“Ram Tested on Mount Vert” by Grant Quackenbush

Ekphrastic Challenge, July 2015: Artist’s Choice


Photograph by Aparna Pathak


Grant Quackenbush


Goats are reported to have been liberated on the Auckland Island group in the second half of the nineteenth century as food for castaways.
—Rare Breeds Conservation Society of New Zealand

Then Goat bleated unto Ram: “Sacrifice
your kid Billy, whom you love, for to prove
your loyalty. Shove him off the ledge of
the ruin on Vert Mountain; let him fall
from your care into the green-green pasture
of my shelter, where he will wait for you.”

And so the next morning Ram slipped away
from the thatched pen in which he slept and was,
unbeknownst to him, being kept. Biting
down on the palm twine that divided him
from the tall order he divined, he yanked
toward his heart and released the bowline knot.

I will multiply your offspring tenfold …
remembered Ram who, looking at his kid
sleeping between two square bales like slices
of bread, had his doubts. Bowing his pale, horned
head, Ram mouthed a prayer to Goat so that,
had rounder eyes been watching, they’d have thought

he was chewing cud. “O Goat,” he began,
“forgiving and all-knowing Goat, how white
your beard must be, how bloated your belly …
Give me the strength to send my kid Billy
three-hundred feet through the clear morning air,
cold as it may be. For though my forehead

is thick rock, the brains behind it are clay;
they want me to ask if there’s any way
you can take this cup from my cloven hands,
my hoof-shaped bleating heart. But, since there’s not,
fill me with your will. Place it on my tongue
like a strange berry, hard yet soon to be

jelly. I’ll eat anything, even if
it kills me: rhubarb, cactus, my own flesh
if I was hungry enough … O, spare him!”
Finished praying, Ram nudged Billy awake
and the two set out for the mountain where
Ram was to offer Billy up, or down.

After thirty minutes of traversing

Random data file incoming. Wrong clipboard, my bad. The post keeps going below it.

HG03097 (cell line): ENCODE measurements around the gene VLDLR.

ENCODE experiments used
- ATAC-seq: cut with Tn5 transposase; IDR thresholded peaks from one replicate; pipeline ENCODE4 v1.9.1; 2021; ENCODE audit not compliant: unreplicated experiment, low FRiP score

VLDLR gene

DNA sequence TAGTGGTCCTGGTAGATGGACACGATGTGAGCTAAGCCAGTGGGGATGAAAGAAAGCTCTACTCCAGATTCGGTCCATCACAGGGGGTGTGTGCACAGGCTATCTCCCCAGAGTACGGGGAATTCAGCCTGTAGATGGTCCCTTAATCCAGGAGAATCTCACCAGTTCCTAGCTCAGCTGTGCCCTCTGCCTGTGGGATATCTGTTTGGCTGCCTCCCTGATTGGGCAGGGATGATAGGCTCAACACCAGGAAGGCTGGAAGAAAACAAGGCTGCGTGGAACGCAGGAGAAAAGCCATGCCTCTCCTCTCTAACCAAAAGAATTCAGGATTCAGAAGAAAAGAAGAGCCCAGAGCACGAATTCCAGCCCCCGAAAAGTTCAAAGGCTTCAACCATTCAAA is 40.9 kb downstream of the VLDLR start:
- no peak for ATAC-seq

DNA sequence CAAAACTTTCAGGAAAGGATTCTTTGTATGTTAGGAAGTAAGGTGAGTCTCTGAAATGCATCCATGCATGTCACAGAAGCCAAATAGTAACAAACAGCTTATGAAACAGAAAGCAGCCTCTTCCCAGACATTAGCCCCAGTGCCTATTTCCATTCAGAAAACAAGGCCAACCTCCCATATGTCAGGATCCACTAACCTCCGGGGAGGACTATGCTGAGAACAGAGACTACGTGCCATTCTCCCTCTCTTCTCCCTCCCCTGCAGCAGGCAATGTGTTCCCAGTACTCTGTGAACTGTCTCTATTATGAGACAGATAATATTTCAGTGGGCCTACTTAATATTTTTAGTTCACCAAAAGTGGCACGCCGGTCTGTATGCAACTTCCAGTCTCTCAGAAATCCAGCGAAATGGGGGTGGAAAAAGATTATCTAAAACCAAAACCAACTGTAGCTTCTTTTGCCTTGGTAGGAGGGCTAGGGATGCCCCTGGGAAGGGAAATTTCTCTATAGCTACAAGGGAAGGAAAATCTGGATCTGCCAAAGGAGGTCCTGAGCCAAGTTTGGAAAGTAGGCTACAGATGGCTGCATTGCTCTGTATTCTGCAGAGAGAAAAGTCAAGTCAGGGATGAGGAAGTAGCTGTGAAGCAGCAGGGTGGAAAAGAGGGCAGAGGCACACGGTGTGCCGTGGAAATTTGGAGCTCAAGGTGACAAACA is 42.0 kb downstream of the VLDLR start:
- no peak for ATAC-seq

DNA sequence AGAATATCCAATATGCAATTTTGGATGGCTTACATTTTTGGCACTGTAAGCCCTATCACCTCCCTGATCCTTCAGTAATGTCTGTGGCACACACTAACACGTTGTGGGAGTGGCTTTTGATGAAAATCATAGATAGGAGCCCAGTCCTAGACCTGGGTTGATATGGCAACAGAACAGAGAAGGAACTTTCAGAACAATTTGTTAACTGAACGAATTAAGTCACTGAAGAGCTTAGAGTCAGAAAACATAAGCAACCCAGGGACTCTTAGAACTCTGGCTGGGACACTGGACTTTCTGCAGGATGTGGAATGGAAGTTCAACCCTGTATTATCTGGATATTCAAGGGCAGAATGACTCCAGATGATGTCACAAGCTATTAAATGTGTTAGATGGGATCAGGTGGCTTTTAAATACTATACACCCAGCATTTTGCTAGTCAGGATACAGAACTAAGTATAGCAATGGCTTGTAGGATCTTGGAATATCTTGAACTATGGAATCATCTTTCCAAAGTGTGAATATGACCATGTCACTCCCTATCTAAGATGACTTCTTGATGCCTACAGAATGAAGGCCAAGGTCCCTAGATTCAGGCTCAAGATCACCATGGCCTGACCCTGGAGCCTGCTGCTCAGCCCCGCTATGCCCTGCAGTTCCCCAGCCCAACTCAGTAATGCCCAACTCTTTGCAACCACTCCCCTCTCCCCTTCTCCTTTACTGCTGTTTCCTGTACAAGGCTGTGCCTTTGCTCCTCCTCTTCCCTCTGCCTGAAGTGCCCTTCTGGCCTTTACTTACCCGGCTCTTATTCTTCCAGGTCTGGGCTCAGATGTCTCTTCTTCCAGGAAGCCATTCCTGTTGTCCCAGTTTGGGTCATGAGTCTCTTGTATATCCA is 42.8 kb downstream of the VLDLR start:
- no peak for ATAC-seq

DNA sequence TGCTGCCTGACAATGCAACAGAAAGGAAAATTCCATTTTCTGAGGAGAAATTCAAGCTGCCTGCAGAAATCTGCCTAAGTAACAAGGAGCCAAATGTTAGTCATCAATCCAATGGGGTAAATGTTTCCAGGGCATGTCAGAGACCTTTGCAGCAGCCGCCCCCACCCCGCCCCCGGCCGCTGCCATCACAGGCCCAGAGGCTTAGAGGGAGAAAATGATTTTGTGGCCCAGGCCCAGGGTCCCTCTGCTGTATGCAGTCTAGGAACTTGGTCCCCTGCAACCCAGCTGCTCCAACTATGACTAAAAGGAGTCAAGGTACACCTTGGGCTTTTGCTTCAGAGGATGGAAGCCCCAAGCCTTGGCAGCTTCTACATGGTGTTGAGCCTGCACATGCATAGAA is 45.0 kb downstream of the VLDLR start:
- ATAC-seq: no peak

over thorny, flowerless brambles and
gopher holes ransacked by snakes, they arrived
at the switchbacks that led to the ruin,
and stopped. “Um … dad?” asked Billy. “Where’s the grass
you spoke of last night? The red grass you said

I’d eat for breakfast? My stomach’s bleating
and my legs are shaking. I feel as though
I’m about to fall over.” “Come, my kid,”
answered Ram. “Let us go up this hillside
to see if we can see the grass below.”
And the two of them went on together.

When they reached the summit of the mountain
and saw the skeleton of the ruin
or the ruins of a skeleton—bones
piled so high Ram wondered how many
other goats had taken the plunge, and died—
Ram told Billy to go out on the ledge

above the verdant valley and look down
to get a view of the ground. “I’ll be right
behind you,” he explained, “but I’m afraid
I cannot follow you.” Confused but not
troubled, wide-eyed but bat-blind, Billy stepped
onto the concrete beam as if walking

the rotten plank of life, his knees knocking
together like a colt’s trying to stand
in its new world governed by gravity.
“Don’t look back,” Ram warned, “or you might see me
for who I really am: not Ram, but Lamb,
less a goat than a sham.” Then he lowered

the log of his neck and took a deep breath
and began his accelerated charge
when a cigar-choked croak that ricocheted
off the crags and clouds bellowed, “Hey! Dumb goats!
Get the hell down from there!” Peering over
the edge of the end as if staring out

an open penthouse window, Ram noticed
the source of this unintelligible,
goatish voice: the hairless, hornless monkey
who’d been feeding them for the past two weeks
and who was now running up the switchbacks
like the blinding sparks of a burning fuse.

Ekphrastic Challenge, July 2015
Artist’s Choice Winner

[download audio]


Comment from the artist, Aparna Pathak, on her selection: “I read all the poems quite a number of times and enjoyed all the philosophical, mythological, psychological or personal ways in which photograph has been interpreted. Some poems were highly emotive while others had beautiful imagery and imagination. There were quite a few poems about fears of a parent or a child, but Grant Quackenbush’s ‘Ram Tested On Mount Vert’ grabbed my attention. The very first line gave me a judder and kept me inquisitive and interested till the end even though I was aware of its mythological connection. The dilemma of mind and heart touched me immensely. Lines like, ‘Ram was to offer Billy up, or down,’ creates suspense and ‘over thorny, flowerless brambles and gopher holes ransacked by snakes, they arrived at the switchbacks that led to the ruin, and stopped,’ creates anxiety. The use of simile in ‘his knees knocking together like a colt’s trying to stand in its new world governed by gravity’ is remarkable. The ending lines leave reader thoughtful. It is a well written poem where every stanza is well composed.” (website)

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